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Christchurch Medical Men Project 1850-1900

Apart from midwives and female pharmacists, medical practice in colonial Christchurch was an exclusively male affair. The first woman to be registered as a medical practitioner in Christchurch was Jessie Clarkson Maddison, the daughter of a leading architect, on 29 November 1902. She was followed in December 1916 by Maud Féré (née Shand).

The dates were chosen quite arbitrarily as the first half-century of the Canterbury settlement. From Dr Donald to Dr Crooke there were no fewer than 97 registered medical men practising in Christchurch, along with a few who were not registered. In addition there were several homeopaths, masseurs and the odd galvanist making a living in the city.

This cohort witnessed remarkable changes in medical science, medical practice and public health in New Zealand. My interest in the medical men was first aroused by my work on the 1918 influenza pandemic, published in 1988 as Black November: the 1918 influenza epidemic in New Zealand. It had been further deepened by work on the public health reforms that led to the construction of New Zealand’s first deep sewer system (1879-82) and the sharp reduction in death rates from diseases such as typhoid, diphtheria and scarlet fever which had actually preceded the completion of the sewers. This work was published as a chapter, ‘Public Health in Christchurch, 1875-1910’ in A Healthy Country Essays on the Social History of Medicine in New Zealand, edited by Linda Bryder (Wellington: Bridget Williams Books, 1991), pp. 85-108.

This research had alerted me to the great diversity of qualifications and medical knowledge of the Christchurch medical men, some of whom had actively opposed the public health reforms. Though keen to know more, I was diverted by an invitation to edit the second edition Oxford History of New Zealand (1992) and a commissioned history of St John Ambulance in Christchurch (1994). Then one book led to another, and a heavy teaching load left no spare time or energy for the doctors until my retirement from the University of Canterbury.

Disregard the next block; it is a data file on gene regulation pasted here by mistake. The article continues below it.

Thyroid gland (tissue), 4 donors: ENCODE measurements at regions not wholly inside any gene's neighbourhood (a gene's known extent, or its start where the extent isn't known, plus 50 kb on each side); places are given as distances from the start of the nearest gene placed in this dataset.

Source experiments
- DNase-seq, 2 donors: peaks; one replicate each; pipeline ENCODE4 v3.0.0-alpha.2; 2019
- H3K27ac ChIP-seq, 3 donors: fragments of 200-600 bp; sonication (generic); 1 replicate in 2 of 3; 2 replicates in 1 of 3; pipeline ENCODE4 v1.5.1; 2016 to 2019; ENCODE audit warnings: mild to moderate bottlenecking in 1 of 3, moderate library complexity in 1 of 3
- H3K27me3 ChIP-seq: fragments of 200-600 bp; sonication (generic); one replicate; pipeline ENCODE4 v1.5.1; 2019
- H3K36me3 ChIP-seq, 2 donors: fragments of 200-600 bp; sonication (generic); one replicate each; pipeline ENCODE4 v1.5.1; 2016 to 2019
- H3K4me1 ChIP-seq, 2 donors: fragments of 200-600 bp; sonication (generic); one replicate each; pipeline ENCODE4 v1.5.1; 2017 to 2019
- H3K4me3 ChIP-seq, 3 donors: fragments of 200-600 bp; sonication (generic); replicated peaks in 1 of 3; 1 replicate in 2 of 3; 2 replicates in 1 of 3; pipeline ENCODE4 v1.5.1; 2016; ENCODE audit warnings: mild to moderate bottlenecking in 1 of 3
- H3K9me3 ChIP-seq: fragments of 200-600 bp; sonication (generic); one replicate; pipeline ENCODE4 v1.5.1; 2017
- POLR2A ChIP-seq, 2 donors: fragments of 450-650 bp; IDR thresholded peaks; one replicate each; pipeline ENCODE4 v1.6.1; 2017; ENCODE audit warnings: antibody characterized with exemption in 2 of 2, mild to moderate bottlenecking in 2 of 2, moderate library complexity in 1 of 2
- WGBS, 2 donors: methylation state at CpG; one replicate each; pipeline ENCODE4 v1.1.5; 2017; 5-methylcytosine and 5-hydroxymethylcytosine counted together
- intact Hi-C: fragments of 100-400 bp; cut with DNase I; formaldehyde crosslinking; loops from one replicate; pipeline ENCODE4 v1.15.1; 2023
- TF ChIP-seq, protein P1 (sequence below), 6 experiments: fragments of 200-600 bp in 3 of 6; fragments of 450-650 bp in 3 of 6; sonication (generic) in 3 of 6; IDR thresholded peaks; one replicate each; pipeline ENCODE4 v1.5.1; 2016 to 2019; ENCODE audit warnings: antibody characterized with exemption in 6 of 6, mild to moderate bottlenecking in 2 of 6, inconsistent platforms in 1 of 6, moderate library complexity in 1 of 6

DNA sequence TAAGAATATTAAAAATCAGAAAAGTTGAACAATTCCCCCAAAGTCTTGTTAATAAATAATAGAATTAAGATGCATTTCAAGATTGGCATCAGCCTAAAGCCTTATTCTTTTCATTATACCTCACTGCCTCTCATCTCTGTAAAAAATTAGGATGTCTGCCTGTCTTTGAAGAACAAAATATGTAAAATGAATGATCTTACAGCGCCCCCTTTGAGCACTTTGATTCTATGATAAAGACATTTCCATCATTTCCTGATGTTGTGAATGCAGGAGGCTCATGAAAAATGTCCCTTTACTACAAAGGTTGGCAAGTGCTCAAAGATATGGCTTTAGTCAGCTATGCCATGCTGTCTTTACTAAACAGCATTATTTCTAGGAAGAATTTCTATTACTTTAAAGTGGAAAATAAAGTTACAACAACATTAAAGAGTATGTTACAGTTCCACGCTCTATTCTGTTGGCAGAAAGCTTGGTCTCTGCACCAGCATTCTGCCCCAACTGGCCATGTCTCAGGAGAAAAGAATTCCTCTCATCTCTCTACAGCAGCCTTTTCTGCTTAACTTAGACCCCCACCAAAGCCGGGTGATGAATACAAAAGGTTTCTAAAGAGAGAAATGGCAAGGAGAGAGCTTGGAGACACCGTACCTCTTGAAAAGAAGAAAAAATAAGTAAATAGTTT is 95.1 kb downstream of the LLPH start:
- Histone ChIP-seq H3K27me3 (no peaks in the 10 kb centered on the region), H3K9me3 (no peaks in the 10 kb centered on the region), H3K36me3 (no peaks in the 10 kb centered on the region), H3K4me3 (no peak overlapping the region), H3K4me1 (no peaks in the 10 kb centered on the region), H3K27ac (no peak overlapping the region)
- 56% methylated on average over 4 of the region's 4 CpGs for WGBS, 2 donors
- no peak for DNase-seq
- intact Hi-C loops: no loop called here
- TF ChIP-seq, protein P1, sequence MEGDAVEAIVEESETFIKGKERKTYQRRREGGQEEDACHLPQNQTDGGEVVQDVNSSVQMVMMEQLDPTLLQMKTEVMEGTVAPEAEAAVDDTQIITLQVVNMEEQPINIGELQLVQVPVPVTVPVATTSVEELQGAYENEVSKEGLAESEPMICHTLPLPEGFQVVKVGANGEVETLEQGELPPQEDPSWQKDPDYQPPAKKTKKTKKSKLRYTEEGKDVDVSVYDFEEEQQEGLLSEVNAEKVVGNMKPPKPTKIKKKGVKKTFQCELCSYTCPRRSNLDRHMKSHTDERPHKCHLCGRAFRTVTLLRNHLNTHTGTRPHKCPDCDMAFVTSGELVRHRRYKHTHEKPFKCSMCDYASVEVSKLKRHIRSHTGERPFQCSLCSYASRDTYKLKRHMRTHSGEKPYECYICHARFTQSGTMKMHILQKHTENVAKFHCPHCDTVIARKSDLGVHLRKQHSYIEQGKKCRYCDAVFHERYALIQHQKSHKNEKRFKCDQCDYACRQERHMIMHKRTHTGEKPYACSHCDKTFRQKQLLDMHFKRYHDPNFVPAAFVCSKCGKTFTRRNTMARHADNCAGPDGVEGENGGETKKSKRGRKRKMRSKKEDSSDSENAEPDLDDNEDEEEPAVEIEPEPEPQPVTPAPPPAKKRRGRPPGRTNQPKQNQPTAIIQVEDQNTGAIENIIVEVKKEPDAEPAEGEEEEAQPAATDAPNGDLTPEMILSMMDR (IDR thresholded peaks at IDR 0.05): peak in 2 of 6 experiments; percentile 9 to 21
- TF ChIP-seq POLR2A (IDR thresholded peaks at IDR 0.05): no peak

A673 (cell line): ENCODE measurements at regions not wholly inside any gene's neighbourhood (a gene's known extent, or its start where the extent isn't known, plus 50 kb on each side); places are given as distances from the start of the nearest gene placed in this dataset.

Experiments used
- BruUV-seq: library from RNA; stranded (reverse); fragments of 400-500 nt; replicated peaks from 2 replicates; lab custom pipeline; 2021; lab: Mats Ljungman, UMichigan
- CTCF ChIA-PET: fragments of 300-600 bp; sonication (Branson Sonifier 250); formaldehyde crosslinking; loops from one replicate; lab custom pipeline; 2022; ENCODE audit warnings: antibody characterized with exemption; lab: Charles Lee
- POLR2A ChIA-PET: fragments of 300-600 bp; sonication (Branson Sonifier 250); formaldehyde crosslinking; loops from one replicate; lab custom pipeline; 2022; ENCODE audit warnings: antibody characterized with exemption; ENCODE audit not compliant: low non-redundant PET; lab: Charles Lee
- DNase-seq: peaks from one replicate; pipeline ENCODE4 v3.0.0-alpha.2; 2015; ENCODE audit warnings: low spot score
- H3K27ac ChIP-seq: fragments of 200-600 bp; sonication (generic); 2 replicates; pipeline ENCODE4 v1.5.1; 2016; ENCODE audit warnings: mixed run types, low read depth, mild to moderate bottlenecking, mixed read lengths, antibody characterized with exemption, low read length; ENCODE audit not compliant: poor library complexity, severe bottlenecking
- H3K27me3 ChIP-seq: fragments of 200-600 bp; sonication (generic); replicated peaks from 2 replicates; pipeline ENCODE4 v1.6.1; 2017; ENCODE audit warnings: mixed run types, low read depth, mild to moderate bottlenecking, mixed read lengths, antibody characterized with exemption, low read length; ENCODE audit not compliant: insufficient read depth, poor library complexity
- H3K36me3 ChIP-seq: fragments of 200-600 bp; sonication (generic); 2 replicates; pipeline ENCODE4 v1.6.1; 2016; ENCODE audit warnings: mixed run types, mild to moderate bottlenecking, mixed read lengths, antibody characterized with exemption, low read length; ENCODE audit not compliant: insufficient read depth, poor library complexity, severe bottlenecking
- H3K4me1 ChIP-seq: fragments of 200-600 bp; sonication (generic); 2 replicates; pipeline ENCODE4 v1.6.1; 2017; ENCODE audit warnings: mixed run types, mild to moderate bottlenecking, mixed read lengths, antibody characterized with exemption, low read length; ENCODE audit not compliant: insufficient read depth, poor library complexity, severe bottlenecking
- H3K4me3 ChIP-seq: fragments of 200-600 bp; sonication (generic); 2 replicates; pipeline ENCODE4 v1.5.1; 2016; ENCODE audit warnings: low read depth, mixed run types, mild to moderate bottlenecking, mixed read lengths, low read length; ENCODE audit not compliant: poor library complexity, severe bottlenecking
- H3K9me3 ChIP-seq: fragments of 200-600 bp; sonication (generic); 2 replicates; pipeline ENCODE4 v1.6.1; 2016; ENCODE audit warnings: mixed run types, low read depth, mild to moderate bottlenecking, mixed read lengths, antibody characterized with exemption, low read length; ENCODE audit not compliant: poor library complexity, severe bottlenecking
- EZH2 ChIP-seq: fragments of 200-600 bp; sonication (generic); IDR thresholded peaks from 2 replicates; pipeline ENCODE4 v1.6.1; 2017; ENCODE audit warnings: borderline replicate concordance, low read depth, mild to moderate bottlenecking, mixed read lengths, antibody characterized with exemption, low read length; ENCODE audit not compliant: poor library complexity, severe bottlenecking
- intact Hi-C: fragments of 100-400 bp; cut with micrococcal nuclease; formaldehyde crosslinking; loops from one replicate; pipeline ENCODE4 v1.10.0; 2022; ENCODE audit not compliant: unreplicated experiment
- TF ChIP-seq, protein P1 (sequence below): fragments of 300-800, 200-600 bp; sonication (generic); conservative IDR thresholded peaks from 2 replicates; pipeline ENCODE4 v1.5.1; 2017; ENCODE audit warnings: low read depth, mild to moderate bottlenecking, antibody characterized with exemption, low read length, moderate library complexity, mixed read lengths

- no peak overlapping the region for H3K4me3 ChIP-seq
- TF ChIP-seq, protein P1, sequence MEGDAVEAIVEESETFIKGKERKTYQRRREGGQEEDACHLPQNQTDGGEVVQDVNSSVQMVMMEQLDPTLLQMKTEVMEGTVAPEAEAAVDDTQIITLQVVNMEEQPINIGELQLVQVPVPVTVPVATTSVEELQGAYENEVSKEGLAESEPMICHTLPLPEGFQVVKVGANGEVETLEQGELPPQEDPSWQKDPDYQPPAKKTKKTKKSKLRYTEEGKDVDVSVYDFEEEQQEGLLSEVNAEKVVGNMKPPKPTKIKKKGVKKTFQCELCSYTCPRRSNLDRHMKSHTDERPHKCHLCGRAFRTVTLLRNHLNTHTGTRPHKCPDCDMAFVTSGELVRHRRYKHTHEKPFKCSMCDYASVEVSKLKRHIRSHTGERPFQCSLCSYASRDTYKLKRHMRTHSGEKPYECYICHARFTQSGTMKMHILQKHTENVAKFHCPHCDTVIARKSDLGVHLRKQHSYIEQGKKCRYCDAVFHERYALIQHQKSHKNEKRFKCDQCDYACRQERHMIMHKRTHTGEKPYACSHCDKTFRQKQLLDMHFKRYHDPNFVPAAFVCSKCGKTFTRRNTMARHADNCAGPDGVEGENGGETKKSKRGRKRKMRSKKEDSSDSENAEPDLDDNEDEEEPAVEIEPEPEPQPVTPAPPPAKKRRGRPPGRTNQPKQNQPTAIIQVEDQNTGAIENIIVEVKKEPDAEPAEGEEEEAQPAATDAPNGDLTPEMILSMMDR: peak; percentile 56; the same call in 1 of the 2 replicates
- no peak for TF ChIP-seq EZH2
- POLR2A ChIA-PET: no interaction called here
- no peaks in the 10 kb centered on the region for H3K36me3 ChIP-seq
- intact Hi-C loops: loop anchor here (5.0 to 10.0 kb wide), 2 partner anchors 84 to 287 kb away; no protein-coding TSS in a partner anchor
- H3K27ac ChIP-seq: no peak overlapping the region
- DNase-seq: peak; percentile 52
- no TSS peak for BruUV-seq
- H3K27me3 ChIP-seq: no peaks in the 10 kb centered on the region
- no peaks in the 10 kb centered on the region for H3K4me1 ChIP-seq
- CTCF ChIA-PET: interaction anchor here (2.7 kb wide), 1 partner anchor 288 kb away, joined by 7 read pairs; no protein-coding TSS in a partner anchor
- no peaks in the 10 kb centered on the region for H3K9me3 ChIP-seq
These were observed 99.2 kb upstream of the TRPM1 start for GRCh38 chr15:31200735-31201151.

Initially it had seemed an easy task to combine the information to be found in David Macmillan’s By-Ways of History and Medicine (1946) with Rex Wright-St Clair’s comprehensive list of medical practitioners in New Zealand, Historia Nunc Vivat (2003). But my work for Christchurch Crimes and Scandals (2013) had shown that there were further riches to be found in the old Christchurch newspapers, the Lyttelton Times and The Press, now available from the Papers Past website of the National Library of New Zealand.

I therefore set about the long and laborious task of searching for the doctors’ names in these papers, and was immediately rewarded with a flood of new information. Flood is the right word, for I was discovering far more detail than could be contained in a single book, even a fat one. I wanted to explain the role of the doctors in the public health reforms, both for and against, yet also assess them as a professional cohort.

That pointed to something like a biographical dictionary. My previous involvement with the Dictionary of New Zealand Biography (1990-2000) had given me useful experience of the problems to be encountered in such a reference work, but some of the doctors obviously deserved more than a simple dictionary entry. The solution, it seemed to me, was to write a series of book-length biographies of the most important figures, and a series of shorter pieces, in booklet form, about the more interesting minor figures.

The first results of this approach appeared in 2020. With assistance from the Cotter Medical History Trust, there appeared in November 2020 A Scientific Welsh Eye Surgeon: the short life of Dr Llewellyn Powell (1843-79), Christchurch’s first public health medical officer (Christchurch, Hawthorne Press, 2020). This is available from the Cotter Medical History Trust, P.O. Box 2301, Christchurch, at $30.

A second biography, of Powell’s successor, Dr Courtney Nedwill, was published in 2022. (See under BOOKS)

In the meantime, several shorter pieces have appeared and are made available here as free PDFs:

The last three titles were originally written for my Christchurch Crimes and Scandals (2013) but were held back to save space and with a view to inclusion in a future collection of medical trials. Since that will probably never see the light of day, here is another short study, mainly of interest to the lawyers, involving Dr Clayton:

Newspaper research inevitably turns up all sorts of other interesting stories, and one that was encountered when several Christchurch doctors appeared as witnesses in a court case in 1881 is here presented as: